Sunday, April 8, 2012

Interview with Jeff Shelby

Tell us about you.
I've written three books in the Noah Braddock series (Killer Swell, Wicked Break, Liquid Smoke), one in the Deuce Winters series (Stay At Home Dead, written under the name Jeff Shelby) and my newest book is a standalone, Thread of Hope.  I'm a high school English teacher and basketball coach in the suburbs of Dallas, where I live with my eight year old daughter.  I like sandwiches.

Tell us about your book.
Thread of Hope is about a former cop whose daughter was abducted and never found.  Now, he looks for other people's children.  He's back in his hometown of San Diego, trying to help an old friend whose been accused of assaulting a teenager.  When the teenager goes missing,  Joe Tyler attempts to locate her while wrestling with the memories of his missing daughter and the hope that she might still be alive. 

What inspired you to write this particular story?
I wanted to set another series in San Diego and I was doing a lot of reading about missing children and what happens to their parents in the aftermath.  I wanted to challenge myself and write about something I didn't know much about.

What can readers expect when they open your book? Give us something that isn't on the book blurb.
I think they'll really get a feel for the city of San Diego, the pain that the parent of a missing child must endure and hopefully the compulsion to keep turning the pages.


How old were you when you started writing?
3rd Grade.  I wrote a story about Snoopy winning a tennis match.  My talent was clearly visible in that two paragraph masterpiece.

Do you stick with one genre, or have you branched out to others? Which ones?
One genre - mystery/suspense.  I've branched out to another sub-genre - the cozy - with Stay At Home Dead - which is just a silly, goofy small-town cozy mystery.

Do you think you would ever branch out into another genre? If so which one(s).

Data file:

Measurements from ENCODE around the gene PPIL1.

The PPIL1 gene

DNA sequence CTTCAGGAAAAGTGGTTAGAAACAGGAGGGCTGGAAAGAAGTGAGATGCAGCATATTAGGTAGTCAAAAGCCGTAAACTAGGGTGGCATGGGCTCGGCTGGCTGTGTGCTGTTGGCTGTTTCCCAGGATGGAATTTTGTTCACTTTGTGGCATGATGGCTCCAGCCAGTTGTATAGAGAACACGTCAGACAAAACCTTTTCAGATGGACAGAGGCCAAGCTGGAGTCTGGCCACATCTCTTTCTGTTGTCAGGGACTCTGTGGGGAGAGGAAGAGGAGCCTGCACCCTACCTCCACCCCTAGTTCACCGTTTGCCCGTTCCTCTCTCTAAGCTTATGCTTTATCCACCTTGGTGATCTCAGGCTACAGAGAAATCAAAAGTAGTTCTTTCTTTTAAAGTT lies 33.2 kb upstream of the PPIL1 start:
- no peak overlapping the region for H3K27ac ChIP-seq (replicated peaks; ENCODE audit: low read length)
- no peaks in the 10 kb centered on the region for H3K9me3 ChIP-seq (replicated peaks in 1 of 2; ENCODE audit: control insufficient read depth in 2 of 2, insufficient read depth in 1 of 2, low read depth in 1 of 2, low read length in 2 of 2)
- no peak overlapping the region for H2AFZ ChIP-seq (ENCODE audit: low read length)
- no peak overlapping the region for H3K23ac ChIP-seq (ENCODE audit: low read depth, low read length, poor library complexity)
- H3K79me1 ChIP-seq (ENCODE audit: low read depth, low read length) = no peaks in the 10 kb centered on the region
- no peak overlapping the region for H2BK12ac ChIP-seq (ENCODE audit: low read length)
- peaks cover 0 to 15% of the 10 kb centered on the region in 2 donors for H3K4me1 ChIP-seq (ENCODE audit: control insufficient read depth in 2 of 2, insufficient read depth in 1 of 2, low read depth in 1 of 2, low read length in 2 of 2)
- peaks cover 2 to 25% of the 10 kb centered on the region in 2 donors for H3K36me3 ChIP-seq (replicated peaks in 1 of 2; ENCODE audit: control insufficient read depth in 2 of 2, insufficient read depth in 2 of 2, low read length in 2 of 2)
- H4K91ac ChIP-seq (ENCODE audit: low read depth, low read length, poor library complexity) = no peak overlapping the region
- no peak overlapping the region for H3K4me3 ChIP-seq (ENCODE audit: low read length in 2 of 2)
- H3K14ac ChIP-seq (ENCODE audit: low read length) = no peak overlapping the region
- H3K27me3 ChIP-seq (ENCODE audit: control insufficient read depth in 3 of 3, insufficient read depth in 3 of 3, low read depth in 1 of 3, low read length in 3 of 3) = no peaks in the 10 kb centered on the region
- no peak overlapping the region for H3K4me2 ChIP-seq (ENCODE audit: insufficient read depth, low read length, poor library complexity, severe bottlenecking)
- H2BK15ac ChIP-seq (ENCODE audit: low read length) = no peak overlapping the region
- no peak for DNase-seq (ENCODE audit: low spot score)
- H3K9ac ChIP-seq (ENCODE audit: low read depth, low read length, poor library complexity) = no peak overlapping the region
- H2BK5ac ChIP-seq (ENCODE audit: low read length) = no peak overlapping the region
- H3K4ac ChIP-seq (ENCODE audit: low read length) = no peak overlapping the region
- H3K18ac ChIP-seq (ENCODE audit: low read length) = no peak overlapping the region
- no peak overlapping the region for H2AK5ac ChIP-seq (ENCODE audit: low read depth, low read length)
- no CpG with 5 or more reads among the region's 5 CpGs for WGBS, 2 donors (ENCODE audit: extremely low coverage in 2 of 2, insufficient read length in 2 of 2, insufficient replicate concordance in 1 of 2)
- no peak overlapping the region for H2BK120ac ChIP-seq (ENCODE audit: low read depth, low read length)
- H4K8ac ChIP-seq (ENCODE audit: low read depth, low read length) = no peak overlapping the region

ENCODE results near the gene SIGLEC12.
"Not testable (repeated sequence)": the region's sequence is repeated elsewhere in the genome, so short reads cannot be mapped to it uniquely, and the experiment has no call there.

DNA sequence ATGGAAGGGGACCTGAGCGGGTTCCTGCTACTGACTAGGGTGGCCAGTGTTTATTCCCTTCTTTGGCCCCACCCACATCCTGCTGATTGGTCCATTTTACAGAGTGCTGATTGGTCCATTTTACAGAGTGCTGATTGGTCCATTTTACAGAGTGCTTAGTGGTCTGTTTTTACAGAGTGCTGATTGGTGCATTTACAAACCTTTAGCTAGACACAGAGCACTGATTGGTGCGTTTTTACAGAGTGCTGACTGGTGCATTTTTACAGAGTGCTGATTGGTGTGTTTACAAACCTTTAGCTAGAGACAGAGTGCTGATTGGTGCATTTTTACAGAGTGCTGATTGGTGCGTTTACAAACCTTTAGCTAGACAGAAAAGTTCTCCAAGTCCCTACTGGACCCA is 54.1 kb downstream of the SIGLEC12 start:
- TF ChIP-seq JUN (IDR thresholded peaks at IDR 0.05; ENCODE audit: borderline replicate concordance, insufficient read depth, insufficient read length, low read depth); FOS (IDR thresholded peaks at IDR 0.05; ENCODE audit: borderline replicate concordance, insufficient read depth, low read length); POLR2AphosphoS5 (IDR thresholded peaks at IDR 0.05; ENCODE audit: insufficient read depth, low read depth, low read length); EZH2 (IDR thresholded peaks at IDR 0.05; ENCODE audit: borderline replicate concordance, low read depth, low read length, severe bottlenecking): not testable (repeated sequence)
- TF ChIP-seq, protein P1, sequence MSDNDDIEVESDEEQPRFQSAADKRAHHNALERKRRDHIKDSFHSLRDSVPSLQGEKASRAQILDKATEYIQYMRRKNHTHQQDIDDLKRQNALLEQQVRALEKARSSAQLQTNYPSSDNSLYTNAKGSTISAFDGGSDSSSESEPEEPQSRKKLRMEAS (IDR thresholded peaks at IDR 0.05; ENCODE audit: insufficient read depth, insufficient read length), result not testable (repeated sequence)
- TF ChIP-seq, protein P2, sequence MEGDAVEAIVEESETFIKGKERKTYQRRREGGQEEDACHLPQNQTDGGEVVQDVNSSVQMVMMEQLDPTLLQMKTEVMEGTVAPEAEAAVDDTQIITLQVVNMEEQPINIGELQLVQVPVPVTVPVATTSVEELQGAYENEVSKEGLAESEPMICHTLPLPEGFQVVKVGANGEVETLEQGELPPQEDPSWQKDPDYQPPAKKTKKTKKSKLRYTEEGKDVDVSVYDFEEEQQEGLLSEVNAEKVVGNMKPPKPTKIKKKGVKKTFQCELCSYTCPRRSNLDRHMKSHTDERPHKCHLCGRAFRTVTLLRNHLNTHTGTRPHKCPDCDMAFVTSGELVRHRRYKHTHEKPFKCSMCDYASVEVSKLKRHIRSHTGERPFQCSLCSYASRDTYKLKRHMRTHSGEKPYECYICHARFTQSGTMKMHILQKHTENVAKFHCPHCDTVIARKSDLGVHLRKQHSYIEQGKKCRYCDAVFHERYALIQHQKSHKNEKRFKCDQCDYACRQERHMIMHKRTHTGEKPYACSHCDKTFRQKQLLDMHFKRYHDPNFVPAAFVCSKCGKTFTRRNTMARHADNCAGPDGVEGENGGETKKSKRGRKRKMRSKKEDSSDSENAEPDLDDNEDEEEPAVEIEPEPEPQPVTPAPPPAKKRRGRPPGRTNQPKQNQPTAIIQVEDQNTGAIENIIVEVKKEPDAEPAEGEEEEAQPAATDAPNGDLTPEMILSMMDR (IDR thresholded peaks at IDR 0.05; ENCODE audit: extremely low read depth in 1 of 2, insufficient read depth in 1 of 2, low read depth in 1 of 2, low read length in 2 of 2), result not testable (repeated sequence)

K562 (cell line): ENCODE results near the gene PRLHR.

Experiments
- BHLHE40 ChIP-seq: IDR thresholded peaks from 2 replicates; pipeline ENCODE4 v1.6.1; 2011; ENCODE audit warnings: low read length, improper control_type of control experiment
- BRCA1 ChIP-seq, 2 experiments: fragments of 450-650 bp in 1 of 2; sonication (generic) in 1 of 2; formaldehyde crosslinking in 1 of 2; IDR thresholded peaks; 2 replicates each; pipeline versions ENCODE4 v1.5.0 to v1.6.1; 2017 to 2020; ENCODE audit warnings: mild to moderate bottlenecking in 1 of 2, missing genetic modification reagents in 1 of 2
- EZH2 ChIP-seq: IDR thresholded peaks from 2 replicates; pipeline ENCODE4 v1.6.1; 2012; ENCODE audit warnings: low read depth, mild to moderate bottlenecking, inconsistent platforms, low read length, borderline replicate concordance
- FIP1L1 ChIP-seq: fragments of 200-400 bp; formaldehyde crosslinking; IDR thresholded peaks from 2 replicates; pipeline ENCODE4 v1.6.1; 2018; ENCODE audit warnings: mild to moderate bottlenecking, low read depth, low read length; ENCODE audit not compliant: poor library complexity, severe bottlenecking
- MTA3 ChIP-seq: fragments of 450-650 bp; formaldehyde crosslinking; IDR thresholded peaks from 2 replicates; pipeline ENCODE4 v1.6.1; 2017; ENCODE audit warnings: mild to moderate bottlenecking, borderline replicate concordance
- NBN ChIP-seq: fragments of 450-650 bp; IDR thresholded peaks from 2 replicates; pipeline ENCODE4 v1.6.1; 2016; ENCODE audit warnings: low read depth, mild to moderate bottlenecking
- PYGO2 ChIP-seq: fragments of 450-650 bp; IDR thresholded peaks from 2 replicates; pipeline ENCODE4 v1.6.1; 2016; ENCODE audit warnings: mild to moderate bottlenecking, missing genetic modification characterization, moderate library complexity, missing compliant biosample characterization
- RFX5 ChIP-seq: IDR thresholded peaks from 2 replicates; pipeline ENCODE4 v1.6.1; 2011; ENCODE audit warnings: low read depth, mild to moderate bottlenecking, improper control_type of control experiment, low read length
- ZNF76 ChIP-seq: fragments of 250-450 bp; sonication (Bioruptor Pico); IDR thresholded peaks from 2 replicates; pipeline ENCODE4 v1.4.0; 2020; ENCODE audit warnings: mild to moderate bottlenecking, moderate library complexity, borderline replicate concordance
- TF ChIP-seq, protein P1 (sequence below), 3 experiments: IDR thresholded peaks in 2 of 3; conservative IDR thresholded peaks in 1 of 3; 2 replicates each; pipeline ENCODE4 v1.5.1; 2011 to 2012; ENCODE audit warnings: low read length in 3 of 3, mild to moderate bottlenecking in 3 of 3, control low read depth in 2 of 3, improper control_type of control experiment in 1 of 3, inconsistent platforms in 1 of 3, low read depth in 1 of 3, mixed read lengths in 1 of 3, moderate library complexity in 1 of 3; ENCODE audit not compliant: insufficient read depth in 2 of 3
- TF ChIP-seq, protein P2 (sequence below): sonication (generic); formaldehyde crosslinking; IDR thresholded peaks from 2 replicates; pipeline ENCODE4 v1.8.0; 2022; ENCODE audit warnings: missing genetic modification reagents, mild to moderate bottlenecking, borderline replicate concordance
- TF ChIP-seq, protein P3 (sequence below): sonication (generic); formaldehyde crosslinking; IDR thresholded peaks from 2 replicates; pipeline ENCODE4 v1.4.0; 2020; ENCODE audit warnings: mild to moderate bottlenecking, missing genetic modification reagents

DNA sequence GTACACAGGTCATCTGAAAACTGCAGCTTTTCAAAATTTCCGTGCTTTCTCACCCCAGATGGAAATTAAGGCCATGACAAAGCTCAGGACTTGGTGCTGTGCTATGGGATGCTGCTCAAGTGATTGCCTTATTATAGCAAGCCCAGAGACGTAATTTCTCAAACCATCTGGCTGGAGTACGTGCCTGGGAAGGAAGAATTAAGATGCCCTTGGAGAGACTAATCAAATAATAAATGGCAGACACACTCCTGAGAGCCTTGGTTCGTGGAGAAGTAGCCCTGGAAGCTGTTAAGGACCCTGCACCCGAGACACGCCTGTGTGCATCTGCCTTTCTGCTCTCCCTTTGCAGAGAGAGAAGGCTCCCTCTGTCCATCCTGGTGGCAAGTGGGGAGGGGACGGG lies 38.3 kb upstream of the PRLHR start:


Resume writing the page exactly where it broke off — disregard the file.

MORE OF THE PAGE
Yes.  I'm going to write a romance.  I can't believe I just publicly admitted that.  But I'm going to.  I promise.

Where do you get your ideas?
Everywhere.  The news, my students, my friends, the television, the people in Wal-Mart. 

Who is your greatest inspiration?
My daughter, Hannah.  Everything is a heckuva lot more fun with her around.

What are you reading right now?
A lot of Walt Whitman.  (I'm teaching it to my eleventh grade students.)  John Feinstein's One on One.  And I've got about thirty books on my Kindle that I haven't gotten to yet.  But I will.

Who are your favorite authors?
Oh, gosh.  It's a long list - Pat Conroy, Dennis Lehane, Harlan Coben, Victor Gischler, Lori Armstrong, Karen Olson, Alison Gaylin, Neil Smith, Mario Acevedo, Jeanne Stein, James O. Born - I could go on and on.

What is your current project?
I have three current projects - the next Joe Tyler book, which is set in Minnesota; the fourth in the Noah Braddock series; and the second book in the Deuce Winters series.

What do you feel is your greatest accomplishment as a writer?
Getting published.  It's hard.  It's not fun.  But the payoff is fantastic.

Have you experienced any setbacks for your writing along the way? If so, will you share with us.
Yes.  I signed a big fat contract with Dutton/NAL for the first two Braddock books.  They came out to rave reviews...and didn't really sell very well.  I was dropped.  It hurt.  Wasn't fun and my ego was definitely damaged.

How did you overcome these setbacks?
I kept writing.  I cried.  I whined to my friends.  I ate a lot.  And I kept writing.  You have to believe in yourself.

Do you believe in writer's block?
No.   When someone tells me they'll pay me to write something, I can't afford to have writer's block.

What is the best writing advice you've ever received?
I've received great advice from a lot of people, but the best for me was when it was suggested that I join a writers group.  I did and I learned how to really write a book.

What is the best advice you have for other writers?
Read.  Learn how to tell a story by reading ones that you like.

What is more important to you, plot or character?
Character.  Plots rarely stick with me after reading or writing a book, but characters always do.

Are you a panster or a plotter?
Pantser.  Takes me a long time to get where I want to go because it's not efficient, but I'm not sure I could do it any other way.

Tell us 5 random things about you the person, not the author
1. : I don't eat vegetables.
2. : I know more about The Brady Bunch than any other living human being.
3. : I went to 7 colleges before finally getting a degree.  Really.
4. : I would love to never wear socks again.
5. : I'm terrified of the dentist.

Where to connect online
Twitter : @jeffshelby

What format does your book(s) come in?
Thread of Hope is only available as an ebook.  Stay At Home Dead is a mass market pb.  The three Braddock books are available in both hardcover and paperback.

Where to buy